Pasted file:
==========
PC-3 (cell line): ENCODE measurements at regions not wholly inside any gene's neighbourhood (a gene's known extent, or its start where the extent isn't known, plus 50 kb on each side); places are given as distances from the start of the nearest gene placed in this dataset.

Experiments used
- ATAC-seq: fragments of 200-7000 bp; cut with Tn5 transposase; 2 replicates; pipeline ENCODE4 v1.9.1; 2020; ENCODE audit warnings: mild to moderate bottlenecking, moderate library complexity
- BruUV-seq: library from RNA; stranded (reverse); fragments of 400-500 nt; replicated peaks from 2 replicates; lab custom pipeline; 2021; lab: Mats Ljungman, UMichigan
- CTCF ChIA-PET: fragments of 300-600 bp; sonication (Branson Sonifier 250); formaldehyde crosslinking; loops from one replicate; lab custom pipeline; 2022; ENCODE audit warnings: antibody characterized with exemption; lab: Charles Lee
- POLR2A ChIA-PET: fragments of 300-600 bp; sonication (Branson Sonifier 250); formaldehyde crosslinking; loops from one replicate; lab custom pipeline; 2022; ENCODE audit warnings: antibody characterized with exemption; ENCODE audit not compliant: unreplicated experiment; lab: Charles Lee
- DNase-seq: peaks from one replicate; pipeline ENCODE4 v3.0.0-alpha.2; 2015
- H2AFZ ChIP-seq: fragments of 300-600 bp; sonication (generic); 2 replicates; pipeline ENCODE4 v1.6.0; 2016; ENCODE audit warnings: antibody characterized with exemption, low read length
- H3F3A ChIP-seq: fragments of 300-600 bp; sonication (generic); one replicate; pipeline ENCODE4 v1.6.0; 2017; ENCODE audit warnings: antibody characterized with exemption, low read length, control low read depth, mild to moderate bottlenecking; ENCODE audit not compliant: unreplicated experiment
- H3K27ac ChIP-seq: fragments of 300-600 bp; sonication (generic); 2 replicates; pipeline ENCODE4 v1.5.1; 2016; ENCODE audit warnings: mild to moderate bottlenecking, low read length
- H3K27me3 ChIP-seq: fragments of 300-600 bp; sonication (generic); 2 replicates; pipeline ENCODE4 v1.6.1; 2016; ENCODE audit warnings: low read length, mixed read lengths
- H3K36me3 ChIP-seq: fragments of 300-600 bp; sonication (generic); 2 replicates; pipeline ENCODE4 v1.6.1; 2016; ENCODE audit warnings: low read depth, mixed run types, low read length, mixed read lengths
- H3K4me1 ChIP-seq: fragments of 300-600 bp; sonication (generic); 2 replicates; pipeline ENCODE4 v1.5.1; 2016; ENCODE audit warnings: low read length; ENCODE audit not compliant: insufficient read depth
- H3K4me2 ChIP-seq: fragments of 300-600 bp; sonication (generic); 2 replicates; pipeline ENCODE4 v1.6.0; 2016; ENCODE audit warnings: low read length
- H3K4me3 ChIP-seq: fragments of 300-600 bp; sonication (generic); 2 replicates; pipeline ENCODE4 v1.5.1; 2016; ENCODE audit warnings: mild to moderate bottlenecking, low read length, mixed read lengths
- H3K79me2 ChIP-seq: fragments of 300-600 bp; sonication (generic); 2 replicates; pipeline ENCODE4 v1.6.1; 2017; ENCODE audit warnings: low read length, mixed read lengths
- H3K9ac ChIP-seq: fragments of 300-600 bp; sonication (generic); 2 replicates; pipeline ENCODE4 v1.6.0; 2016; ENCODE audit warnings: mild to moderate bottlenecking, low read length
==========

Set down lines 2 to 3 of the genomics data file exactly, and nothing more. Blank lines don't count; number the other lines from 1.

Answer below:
Experiments used
- ATAC-seq: fragments of 200-7000 bp; cut with Tn5 transposase; 2 replicates; pipeline ENCODE4 v1.9.1; 2020; ENCODE audit warnings: mild to moderate bottlenecking, moderate library complexity